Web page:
Reduced corneal adhesiveness is expected in patients with aqueous tear deficiency because of dehydration of mucin with loss of its polar properties, and an alteration of mucin distribution and glycosilation. [27], [28] Accordingly, our results show that the corneal adhesiveness diminishes as the Schirmer test score decreases. However, in the case of MGD patients, the adhesive properties of the cornea are also reduced in patients with Schirmer “normal” (>10 mm wetting) or “borderline” (between 5 and 10 mm wetting). This corroborates our previous assertion that the corneal adhesiveness, independent of the level of aqueous tear production, shows a strongly correlation with tear film stability.

Diagnosing the cause of symptoms of ocular discomfort often represents a difficult problem to solve in dry eye patients. In the present study, we have reported that reduced adhesive properties of the cornea are a common finding in patients with ocular irritation, whether they have MGD or ADDE. This suggests that an alteration in corneal adhesiveness may have a role in determining dry eye symptoms, also in case of normal aqueous production. Particularly, a reduced corneal adhesiveness might be one of the mechanisms influencing the poor quality of vision (e.g., “fluctuation in vision”) in dry eye patients and, together with ocular surface inflammation, [29] that leads to “excessive tearing” in those who experience severe ocular irritation.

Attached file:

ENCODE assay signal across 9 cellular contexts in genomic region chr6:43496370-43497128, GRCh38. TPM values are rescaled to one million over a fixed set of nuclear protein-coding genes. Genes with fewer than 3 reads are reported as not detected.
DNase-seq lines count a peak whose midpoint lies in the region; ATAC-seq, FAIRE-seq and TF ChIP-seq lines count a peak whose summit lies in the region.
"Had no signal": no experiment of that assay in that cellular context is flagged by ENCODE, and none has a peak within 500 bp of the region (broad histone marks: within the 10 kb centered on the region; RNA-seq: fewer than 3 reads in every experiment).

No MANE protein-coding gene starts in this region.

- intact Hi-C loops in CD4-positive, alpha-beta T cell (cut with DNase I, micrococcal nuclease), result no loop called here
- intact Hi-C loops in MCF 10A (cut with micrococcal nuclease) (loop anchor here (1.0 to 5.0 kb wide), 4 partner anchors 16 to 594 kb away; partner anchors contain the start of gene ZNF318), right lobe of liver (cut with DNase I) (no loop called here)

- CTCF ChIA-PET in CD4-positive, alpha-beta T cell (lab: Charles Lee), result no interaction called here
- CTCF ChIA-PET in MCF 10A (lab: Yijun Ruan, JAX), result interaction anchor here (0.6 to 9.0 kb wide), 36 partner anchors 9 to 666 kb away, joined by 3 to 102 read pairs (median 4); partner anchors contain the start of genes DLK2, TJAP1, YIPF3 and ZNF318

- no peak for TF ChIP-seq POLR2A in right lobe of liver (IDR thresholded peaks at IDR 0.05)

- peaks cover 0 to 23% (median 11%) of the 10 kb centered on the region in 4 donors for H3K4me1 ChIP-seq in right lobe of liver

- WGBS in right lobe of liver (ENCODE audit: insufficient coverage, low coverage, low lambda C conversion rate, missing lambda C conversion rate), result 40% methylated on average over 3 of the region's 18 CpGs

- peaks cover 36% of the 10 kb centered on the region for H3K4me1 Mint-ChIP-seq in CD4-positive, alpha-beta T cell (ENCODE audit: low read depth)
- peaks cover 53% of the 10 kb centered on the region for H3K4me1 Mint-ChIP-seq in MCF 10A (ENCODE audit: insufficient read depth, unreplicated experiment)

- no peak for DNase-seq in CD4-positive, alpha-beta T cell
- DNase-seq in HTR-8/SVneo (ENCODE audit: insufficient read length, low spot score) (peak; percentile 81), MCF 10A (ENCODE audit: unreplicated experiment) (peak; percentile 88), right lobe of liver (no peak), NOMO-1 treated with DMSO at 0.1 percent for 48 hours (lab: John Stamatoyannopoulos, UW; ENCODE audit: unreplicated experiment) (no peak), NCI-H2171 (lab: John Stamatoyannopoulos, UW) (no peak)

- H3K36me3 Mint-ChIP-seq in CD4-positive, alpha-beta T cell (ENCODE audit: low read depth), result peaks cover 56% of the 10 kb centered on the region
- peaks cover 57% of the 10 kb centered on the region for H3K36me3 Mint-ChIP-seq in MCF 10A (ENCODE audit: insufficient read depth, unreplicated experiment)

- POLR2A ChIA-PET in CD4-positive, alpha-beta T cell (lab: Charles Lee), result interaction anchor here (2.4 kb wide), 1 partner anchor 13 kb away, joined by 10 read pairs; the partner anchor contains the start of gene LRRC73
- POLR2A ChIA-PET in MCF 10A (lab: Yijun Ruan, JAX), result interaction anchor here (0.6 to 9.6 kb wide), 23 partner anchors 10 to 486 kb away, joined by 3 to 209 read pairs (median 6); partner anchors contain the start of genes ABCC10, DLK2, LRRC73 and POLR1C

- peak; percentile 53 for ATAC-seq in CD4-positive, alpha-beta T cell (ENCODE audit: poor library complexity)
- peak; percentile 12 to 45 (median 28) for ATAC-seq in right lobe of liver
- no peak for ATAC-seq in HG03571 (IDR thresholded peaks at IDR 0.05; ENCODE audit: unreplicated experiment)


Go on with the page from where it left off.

Interestingly, the adhesive properties of the cornea, representing an individual mechanism promoting tear film stability (e.g., different from normal tear evaporation), may constitute a potential therapeutic target for topical or systemic medication and an objective parameter to detect and monitor the effect of dry eye treatment.